A rising number of housing association tenants are taking it upon themselves to disconnect their own heating and power supplies because of fuel poverty, a new survey has found.
The Scottish Federation of Housing Associations’ study also revealed an increase in fuel poverty among tenants.
Some 52 of its 135 members participated in the study, released before Thursday’s stage three proceedings of the Fuel Poverty (Target, Definition and Strategy) (Scotland) Bill in the Scottish Parliament.
Nearly three quarters of those responding to a question on fuel poverty said they had noticed an increase in the number of tenants experiencing, or at risk, of this, often as a result of welfare reform.
Wider poverty issues, rising energy prices and increased fuel debt were also given as reasons for increasing fuel poverty.
Meanwhile the majority – 61% – of the 36 members who answered a question on tenants disconnecting their own supplies reported a rise.
Welfare reform was also given as the main reason for self-disconnection.
Kingdom Housing Association chief executive Bill Banks said: “The survey undertaken by the SFHA confirms some alarming findings in relation to tenant’s experiences of fuel poverty.
“Rising energy costs, the impact of welfare reform and general cost of living all contribute to the issues and it’s important that all landlords do what they can to assist and support tenants to address the issues.
“Due to the financial pressures being experienced by tenants, we are finding that some stop using their heating and self disconnect their power, given it’s often a choice between heating and eating. “
Housing associations also reported an increase in the number of tenants in fuel debt, with 73% stating that levels had risen.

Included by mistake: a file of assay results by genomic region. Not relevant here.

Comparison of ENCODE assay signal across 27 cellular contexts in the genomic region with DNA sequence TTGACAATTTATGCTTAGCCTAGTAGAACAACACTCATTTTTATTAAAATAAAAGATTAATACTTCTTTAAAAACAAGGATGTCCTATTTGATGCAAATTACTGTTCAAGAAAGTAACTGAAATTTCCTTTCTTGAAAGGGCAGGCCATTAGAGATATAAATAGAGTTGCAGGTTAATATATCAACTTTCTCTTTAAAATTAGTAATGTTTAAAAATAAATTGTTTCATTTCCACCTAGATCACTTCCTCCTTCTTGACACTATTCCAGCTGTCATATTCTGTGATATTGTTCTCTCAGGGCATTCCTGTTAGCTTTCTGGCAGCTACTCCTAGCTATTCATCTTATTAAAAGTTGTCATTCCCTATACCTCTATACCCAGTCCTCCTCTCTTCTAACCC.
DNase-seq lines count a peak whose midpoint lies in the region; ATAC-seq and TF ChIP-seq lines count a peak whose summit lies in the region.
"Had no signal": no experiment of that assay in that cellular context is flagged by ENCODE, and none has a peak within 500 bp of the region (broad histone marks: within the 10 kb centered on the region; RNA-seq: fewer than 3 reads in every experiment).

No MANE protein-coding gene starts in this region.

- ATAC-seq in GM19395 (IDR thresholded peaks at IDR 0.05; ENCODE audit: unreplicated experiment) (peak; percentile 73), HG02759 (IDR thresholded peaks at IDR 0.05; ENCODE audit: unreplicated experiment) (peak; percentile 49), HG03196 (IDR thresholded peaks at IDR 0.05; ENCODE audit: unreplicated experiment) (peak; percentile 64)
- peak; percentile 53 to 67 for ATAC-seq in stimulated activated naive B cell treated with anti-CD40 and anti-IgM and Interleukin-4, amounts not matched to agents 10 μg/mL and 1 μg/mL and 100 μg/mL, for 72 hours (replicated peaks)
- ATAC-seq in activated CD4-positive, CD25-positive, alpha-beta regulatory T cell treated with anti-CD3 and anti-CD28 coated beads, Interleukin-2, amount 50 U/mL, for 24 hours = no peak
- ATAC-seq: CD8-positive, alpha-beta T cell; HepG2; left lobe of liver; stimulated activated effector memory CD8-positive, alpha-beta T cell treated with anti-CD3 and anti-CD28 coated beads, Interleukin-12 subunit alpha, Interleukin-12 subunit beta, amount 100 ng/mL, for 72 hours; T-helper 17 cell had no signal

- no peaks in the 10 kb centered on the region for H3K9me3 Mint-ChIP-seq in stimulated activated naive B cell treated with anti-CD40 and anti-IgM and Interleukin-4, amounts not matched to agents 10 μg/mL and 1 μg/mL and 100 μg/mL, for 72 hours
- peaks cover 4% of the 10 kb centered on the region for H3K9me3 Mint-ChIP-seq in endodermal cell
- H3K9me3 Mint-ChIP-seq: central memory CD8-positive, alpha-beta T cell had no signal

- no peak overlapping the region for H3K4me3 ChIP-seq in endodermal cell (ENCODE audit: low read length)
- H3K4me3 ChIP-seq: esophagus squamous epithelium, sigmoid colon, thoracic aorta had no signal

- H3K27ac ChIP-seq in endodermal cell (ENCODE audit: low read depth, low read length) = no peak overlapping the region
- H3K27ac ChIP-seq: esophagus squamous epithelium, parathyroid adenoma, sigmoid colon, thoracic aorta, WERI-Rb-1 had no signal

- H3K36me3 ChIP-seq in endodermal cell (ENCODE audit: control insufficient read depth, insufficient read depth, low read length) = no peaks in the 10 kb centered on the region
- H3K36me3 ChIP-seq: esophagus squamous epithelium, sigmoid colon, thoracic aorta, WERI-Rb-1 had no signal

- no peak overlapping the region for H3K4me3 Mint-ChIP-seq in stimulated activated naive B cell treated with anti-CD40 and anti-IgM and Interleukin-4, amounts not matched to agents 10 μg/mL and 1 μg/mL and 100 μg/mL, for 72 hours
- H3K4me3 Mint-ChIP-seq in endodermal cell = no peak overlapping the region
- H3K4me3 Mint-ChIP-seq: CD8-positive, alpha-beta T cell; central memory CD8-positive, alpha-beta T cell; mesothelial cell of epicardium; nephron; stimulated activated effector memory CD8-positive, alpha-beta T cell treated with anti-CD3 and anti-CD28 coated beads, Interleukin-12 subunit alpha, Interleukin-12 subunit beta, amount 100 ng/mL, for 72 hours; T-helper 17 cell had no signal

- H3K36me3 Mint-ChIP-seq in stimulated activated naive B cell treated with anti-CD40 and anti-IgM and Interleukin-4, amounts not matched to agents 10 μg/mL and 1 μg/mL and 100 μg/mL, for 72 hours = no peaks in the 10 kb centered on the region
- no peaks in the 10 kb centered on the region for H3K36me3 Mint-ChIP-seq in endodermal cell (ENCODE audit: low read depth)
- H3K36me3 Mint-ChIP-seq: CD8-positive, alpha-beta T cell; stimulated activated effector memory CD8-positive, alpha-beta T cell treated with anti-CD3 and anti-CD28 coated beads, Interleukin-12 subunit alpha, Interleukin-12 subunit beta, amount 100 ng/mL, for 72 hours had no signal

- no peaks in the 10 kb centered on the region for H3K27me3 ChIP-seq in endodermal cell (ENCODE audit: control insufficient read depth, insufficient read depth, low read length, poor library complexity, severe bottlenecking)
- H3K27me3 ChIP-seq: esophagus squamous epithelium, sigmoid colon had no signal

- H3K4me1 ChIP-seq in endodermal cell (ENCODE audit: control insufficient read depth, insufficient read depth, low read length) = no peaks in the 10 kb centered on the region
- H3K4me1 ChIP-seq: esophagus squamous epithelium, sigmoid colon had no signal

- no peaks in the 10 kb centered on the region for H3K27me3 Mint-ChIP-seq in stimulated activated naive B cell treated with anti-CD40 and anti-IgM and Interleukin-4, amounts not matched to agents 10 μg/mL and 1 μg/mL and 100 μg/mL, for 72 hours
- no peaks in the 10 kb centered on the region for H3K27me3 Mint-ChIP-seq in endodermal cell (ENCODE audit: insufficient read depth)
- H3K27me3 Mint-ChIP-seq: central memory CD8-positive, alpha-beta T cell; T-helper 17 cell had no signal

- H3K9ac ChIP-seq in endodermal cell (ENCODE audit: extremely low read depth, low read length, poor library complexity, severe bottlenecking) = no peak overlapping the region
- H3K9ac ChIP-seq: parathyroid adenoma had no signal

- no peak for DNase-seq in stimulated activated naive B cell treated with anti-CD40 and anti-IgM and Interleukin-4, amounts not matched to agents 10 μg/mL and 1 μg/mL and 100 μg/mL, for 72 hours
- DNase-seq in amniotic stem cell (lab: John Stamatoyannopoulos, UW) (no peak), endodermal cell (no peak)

Of 28 members who responded, 64% said there had been a rise in rent arrears for those tenants experiencing fuel poverty.
A Fife housing association said: “We have long seen a link between rent arrears and fuel poverty levels, exacerbated more now by benefit changes.”
Housing associations are working to ensure their tenants do not have to cut back on heating because they cannot afford it and are working with money and debt advice providers to reduce fuel poverty for tenants.
The federation’s chief executive Sally Thomas said: “It is shocking how many people are struggling to afford to heat their homes.
“The UK Government must take urgent action to raise social security in line with inflation to ensure no-one has to choose between heating or eating.
“Social landlords are working hard to make homes more energy efficient and reduce the cost of heating them for their tenants.
“However, in order to end fuel poverty, it is vital social landlords are eligible for grant assistance from the Scottish Government.”
The new Scottish government legislation proposes a target to cut the number of households affected by fuel poverty to 15% by 2030 and 5% by 2040.
Under new definitions proposed in the legislation, the fuel poverty rate in Scotland in 2017 would have been 23.7%, 583,000 homes.